Only Stephen King, writing as Richard Bachman, can imagine the horror of a good and angry man who fights back against bureaucracy when it threatens to destroy his vitality, home, and memories. "Under any name King mesmerizes the reader" (Chicago Sun-Times).
"I listened to myself. But people talk a different language inside."
It's all coming to an end for Barton Dawes. The city's Highway 784 extension is in the process of being constructed right across town and inexorably through every aspect of Bart's existence—whether it's about to barrel over the laundry plant where he makes a living, or soon to smash through the very home where he makes a life. But as a result, something's been happening inside Bart's head that a heartless local bureaucracy isn't prepared for—a complete and irrevocable burnout of the mental circuit breaker that keeps a mild-mannered person from turning to violent means. As the wheels of progress and a demolition crew continue unabated throughout Bart's neighborhood, he's not about to give everything up without a fight. As a matter of fact, he's ready and waiting to ignite an explosive confrontation with the legislative forces gathered against him....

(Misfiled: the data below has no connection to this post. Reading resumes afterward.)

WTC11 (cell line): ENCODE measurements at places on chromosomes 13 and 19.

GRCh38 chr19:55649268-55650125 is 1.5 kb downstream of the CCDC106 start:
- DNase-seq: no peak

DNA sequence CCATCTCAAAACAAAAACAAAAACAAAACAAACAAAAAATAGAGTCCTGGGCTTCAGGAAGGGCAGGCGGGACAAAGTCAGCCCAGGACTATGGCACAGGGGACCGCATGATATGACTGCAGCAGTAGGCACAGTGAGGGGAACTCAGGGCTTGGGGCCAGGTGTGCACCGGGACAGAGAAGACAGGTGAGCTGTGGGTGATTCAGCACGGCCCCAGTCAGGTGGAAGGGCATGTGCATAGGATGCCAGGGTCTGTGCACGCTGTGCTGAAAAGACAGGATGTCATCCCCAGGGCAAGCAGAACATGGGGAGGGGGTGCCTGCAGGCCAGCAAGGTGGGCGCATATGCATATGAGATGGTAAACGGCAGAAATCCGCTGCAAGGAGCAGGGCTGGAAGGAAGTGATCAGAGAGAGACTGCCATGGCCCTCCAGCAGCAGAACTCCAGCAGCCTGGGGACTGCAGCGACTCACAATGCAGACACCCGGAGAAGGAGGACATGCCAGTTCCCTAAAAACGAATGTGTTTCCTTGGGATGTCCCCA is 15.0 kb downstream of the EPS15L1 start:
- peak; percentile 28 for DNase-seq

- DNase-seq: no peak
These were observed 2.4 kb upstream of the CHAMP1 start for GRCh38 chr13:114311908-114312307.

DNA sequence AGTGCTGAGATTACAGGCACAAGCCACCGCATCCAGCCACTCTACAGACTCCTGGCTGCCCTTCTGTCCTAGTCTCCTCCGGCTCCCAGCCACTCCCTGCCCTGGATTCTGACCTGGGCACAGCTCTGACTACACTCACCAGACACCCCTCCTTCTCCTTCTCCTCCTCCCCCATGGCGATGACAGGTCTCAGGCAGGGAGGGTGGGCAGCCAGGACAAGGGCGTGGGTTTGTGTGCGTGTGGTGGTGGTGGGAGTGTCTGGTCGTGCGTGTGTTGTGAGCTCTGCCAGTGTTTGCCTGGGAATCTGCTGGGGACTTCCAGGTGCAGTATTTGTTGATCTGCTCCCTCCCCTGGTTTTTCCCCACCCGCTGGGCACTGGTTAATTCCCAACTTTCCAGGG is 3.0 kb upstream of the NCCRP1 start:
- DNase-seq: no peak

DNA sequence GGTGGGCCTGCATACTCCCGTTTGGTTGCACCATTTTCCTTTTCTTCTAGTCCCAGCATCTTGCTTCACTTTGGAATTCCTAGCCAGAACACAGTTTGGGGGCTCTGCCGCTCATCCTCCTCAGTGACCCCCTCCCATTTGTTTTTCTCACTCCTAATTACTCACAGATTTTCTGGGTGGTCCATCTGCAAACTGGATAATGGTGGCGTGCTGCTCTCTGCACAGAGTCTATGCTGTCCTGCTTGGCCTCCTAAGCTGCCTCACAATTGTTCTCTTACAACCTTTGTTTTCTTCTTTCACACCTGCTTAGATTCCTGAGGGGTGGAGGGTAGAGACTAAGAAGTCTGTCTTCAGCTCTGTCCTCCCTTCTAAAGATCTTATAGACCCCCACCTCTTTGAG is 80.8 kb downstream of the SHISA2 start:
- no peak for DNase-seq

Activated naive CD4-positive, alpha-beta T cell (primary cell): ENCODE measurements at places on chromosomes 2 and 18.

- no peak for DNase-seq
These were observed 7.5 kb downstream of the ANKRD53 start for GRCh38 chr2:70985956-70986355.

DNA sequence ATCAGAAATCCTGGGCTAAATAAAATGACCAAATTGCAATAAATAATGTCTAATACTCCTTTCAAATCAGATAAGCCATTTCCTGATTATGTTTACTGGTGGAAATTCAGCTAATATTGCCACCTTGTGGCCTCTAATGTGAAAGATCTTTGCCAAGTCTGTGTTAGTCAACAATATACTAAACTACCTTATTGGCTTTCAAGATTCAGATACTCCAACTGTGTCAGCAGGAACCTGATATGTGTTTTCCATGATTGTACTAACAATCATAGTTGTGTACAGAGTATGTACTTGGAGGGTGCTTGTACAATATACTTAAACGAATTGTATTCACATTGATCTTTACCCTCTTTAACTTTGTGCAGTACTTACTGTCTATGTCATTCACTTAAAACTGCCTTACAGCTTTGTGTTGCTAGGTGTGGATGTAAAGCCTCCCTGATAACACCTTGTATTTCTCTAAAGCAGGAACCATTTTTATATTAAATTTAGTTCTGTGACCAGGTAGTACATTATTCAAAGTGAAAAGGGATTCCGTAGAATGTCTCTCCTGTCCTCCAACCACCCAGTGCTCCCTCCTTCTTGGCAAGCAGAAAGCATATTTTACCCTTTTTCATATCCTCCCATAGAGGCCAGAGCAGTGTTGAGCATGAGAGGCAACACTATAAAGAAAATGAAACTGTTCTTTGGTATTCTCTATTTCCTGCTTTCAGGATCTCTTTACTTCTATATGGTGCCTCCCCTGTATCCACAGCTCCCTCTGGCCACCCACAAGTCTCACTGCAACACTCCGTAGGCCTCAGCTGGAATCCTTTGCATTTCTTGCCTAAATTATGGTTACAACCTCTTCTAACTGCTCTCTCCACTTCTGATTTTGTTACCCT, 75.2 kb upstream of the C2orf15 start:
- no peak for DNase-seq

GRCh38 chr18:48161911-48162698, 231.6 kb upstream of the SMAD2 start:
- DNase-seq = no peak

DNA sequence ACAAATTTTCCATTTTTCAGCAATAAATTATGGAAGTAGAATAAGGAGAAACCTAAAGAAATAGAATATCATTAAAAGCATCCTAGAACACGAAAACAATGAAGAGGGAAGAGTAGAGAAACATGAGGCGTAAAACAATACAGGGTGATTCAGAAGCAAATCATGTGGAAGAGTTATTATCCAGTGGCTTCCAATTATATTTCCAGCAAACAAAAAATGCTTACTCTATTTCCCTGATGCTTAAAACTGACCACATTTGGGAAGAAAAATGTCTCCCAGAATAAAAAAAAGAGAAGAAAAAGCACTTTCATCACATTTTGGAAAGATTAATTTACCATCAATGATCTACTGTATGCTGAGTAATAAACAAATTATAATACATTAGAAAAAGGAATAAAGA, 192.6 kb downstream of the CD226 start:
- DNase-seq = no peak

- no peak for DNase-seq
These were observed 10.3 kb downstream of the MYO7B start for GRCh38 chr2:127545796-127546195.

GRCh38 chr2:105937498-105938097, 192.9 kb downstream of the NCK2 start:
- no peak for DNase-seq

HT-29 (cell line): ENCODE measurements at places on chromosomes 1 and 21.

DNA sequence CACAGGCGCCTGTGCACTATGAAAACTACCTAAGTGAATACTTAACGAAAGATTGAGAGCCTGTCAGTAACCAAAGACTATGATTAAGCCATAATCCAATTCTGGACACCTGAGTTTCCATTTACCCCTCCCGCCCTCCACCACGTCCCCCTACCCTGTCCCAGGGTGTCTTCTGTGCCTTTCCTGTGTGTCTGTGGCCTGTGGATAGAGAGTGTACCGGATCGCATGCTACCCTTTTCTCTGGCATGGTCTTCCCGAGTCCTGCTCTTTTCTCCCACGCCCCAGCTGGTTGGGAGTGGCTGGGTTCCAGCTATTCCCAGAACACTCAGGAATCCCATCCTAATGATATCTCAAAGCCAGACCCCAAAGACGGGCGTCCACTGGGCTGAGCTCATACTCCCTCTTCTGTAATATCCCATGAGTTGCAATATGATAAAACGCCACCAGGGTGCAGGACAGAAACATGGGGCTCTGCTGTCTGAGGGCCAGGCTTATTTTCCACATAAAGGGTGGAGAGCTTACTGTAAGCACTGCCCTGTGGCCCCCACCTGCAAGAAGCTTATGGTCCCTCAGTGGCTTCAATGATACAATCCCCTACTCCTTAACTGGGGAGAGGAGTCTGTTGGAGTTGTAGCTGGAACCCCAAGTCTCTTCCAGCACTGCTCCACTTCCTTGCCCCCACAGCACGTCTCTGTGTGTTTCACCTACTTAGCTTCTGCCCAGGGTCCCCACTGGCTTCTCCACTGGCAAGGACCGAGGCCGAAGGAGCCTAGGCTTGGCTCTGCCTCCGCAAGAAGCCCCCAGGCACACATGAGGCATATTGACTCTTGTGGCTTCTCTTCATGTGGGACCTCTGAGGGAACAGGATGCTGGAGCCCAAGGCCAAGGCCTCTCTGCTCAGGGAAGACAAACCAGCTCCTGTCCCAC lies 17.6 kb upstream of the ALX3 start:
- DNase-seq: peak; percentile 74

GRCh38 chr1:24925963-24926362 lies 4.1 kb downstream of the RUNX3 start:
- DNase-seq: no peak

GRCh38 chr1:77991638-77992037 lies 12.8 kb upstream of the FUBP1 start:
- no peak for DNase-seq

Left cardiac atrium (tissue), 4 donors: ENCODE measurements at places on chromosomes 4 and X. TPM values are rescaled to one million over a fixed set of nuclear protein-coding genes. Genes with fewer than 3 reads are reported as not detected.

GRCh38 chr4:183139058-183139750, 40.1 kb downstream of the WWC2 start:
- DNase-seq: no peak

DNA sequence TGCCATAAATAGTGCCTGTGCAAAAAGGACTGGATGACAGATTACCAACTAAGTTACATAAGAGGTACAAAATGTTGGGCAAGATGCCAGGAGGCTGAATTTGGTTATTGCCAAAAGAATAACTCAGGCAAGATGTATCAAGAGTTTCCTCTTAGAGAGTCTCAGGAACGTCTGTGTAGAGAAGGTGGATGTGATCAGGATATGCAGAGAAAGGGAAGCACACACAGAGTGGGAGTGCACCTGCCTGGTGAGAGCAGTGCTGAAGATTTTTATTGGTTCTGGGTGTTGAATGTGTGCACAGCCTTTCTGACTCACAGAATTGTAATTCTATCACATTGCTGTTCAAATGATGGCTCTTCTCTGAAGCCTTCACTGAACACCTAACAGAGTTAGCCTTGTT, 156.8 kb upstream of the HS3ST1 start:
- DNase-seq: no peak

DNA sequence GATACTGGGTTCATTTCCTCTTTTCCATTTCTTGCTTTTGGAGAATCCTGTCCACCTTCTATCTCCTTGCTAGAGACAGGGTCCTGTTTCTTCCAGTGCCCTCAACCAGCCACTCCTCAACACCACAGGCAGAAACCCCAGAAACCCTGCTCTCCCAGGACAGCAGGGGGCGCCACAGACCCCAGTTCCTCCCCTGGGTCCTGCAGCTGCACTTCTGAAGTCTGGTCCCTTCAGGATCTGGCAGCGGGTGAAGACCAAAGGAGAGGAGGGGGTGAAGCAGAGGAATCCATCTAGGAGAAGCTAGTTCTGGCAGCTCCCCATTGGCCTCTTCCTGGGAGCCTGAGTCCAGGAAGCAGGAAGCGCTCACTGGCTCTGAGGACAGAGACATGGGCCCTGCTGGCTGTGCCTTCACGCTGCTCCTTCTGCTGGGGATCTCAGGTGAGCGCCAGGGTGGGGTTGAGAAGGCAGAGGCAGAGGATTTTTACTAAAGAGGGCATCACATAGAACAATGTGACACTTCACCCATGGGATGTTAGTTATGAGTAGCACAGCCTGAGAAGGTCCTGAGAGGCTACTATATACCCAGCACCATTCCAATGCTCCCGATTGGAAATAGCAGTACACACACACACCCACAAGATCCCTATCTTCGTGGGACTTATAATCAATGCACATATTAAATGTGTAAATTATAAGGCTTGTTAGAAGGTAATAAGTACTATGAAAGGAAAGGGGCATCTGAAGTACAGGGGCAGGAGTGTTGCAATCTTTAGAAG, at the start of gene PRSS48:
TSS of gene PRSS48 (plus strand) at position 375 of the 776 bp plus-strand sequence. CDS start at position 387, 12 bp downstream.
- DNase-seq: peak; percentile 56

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by Stephen King
by Stephen King, Peter Straub
by James Sallis
by Prentice Earl Sanders, Bennett Cohen
by John Aubrey Anderson
"Bart Dawes has spent 20 years working in a local laundry, struggling to get by and provide for his family. He's always been a dedicated worker, wanting nothing more than to live a quiet life in a world that seems dead-set on ensuring that he doesn't. But when a new highway extension is scheduled to wind its way straight through his very existence, Dawes takes matters into his own hands and, in doing so, loses everything he's ever held sacred. Narrator G. Valmont Thomas struggles to bring life to this introverted character. Thomas's narration is full of one-dimensional emotional responses and indefinable shifts in tone that confound rather than compel. L.B. (c) AudioFile 2010, Portland, Maine"
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